“Ventilation is crucial. Bringing in more filtered outdoor air in buildings’ heating/cooling systems (or opening windows in buildings that don’t) helps extract airborne contaminants from the building, making infection less likely. For years, we have been doing the opposite: sealing our windows shut and recirculating air. Just look at the residential code requirements for ventilation (or even scarier, look at the enforcement). The result are homes, schools, and office buildings that are chronically under-ventilated. This not only gives a boost to disease transmission, including common scourges like the norovirus or the common flu, but can also significantly impair cognitive function. If you don’t have mechanical ventilation in your home, make yourself a calendar reminder to open up the windows a few times per day/evening (whenever you’re home) for as long as you can. Obviously, depending on your climate this may prove difficult for thermal comfort or humidity introduction into your space, but still generally a good idea.”
There is a lot of research that claims that keeping the humidity between 35 percent and 55 percent reduces transmission of viruses. As Peter Yost of Green Building Advisor notes, “The higher the RH the more quickly the virus falls to the floor.”
Elrond Burrell points us to research by Doctor and Architect Stephanie H. Taylor that was written about flu transmission but is probably relevant:
“Research continues to reveal that dry indoor air is connected to MOR E infections in people. This helps explain why the flu season is in the winter, when cold outdoor air – already low in moisture, is brought inside and further dried out when warmed. The obvious solution is to provide indoor humidification to achieve a beneficial relative humidity (RH) level between 40 to 60%. Interestingly, this is already done in animal research laboratories where replacing test subjects that died from seasonal respiratory diseases is costly and could skew the project data.”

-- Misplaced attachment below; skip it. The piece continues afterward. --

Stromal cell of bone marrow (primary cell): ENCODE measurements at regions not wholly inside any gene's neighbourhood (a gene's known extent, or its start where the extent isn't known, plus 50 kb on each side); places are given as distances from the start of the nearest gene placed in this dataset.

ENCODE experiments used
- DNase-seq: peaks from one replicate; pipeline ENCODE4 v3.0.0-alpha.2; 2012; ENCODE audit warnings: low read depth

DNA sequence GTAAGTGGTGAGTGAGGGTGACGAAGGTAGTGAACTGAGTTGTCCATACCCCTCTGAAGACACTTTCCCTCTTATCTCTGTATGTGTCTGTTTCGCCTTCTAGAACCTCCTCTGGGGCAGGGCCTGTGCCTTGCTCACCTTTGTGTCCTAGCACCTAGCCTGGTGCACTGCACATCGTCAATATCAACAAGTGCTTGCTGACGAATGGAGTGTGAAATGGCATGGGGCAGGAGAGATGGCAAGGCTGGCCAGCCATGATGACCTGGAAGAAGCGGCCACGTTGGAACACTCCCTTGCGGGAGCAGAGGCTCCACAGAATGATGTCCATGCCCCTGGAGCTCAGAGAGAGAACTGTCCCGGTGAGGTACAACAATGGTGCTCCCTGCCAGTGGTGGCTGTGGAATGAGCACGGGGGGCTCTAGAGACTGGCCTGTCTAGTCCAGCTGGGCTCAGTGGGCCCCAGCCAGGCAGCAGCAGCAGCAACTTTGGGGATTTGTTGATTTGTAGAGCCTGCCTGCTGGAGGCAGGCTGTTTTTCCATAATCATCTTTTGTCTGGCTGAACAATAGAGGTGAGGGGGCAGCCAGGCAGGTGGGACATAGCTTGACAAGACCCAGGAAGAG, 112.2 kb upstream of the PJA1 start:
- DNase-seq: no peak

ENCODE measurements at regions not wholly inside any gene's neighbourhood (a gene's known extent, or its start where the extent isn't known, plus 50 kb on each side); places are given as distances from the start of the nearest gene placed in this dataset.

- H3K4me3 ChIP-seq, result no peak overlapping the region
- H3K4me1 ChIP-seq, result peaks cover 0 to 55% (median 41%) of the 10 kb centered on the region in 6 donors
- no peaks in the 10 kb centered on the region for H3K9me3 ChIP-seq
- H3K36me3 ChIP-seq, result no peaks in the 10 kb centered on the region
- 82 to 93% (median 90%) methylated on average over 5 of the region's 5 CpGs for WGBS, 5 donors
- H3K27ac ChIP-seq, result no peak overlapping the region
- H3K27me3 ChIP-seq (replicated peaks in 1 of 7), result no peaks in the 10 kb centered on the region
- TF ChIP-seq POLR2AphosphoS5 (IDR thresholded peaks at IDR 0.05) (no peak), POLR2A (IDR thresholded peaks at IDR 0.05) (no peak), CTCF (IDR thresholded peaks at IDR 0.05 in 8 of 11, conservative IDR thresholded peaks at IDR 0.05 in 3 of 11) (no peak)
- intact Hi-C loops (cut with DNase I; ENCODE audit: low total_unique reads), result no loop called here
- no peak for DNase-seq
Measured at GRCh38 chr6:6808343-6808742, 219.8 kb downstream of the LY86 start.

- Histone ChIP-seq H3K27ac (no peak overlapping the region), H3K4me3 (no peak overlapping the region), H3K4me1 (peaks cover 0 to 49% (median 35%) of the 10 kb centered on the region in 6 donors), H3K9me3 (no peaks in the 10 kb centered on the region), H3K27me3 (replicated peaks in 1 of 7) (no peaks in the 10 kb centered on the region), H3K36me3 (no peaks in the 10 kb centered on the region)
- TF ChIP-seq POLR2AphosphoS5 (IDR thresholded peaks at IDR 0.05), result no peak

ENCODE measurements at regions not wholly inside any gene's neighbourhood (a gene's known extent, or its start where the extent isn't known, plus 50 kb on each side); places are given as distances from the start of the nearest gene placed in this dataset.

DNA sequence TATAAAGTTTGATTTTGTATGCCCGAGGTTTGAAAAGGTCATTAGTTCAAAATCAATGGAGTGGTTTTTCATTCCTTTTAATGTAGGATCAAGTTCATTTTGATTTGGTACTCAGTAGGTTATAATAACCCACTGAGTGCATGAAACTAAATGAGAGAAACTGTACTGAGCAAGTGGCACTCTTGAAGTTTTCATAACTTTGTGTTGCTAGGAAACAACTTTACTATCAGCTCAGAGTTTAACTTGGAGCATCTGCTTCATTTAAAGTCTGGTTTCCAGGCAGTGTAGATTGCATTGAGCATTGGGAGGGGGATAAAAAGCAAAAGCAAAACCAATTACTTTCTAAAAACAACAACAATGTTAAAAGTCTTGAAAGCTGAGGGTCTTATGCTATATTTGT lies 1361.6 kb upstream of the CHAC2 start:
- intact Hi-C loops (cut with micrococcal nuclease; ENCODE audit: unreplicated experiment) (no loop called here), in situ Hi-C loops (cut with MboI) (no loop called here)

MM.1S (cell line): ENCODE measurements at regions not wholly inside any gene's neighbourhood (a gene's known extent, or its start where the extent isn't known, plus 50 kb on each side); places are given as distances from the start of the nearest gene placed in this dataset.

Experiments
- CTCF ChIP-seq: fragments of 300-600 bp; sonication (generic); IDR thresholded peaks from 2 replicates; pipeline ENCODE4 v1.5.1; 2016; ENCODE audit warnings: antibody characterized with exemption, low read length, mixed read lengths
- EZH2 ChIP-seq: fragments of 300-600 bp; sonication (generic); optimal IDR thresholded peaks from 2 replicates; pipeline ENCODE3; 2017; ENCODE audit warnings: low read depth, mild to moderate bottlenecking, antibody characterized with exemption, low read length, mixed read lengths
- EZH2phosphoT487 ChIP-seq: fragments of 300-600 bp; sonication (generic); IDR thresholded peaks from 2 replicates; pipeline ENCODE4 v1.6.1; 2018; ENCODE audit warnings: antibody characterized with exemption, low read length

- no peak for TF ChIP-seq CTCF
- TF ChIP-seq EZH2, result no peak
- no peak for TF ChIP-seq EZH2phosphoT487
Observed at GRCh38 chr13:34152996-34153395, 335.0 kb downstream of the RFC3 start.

This is where building science and the Passivhaus standard come into play.
According to Dr. Taylor, “Opponents to indoor humidification, usually building professionals, understandably worry about condensation problems when the outdoor temperature is low. This is a valid concern that needs to be addressed by avoiding thermal channels in walls and ducts.”
In super-insulated buildings like those built to the Passivhaus standards, the walls and even the windows are pretty much the same temperatures as the indoor air, so there is no fear of condensation, mold or bacteria growth. It becomes easy to hold the humidity in the desired range.
There are other benefits; because the walls are room temperature, one doesn’t lose or gain heat from them or the windows, so the occupant is much more comfortable.
They are quieter, which is nice when you are sick.
And you don’t have to pay much to heat or cool them, which is nice when you have no income (as in the current scenario when scores of businesses are shut down).
Modern, minimalist interiors
As we mentioned before, the COVID-19 virus can survive up to 72 hours on stainless steel and plastic surfaces. This is why we should always ensure that the stuff we bring into our houses can be easily cleaned.
And this is why the modernists designed all that tubular and plywood furniture. As Mies van der Rohe noted about modern design, and his chairs in particular,
“It therefore promotes comfortable, practical living. It facilitates the cleaning of rooms and avoids inaccessible dusty corners. It offers no hiding place for dust and insects and therefore there is no furniture that meets modern sanitary demands better than tubular-steel furniture.”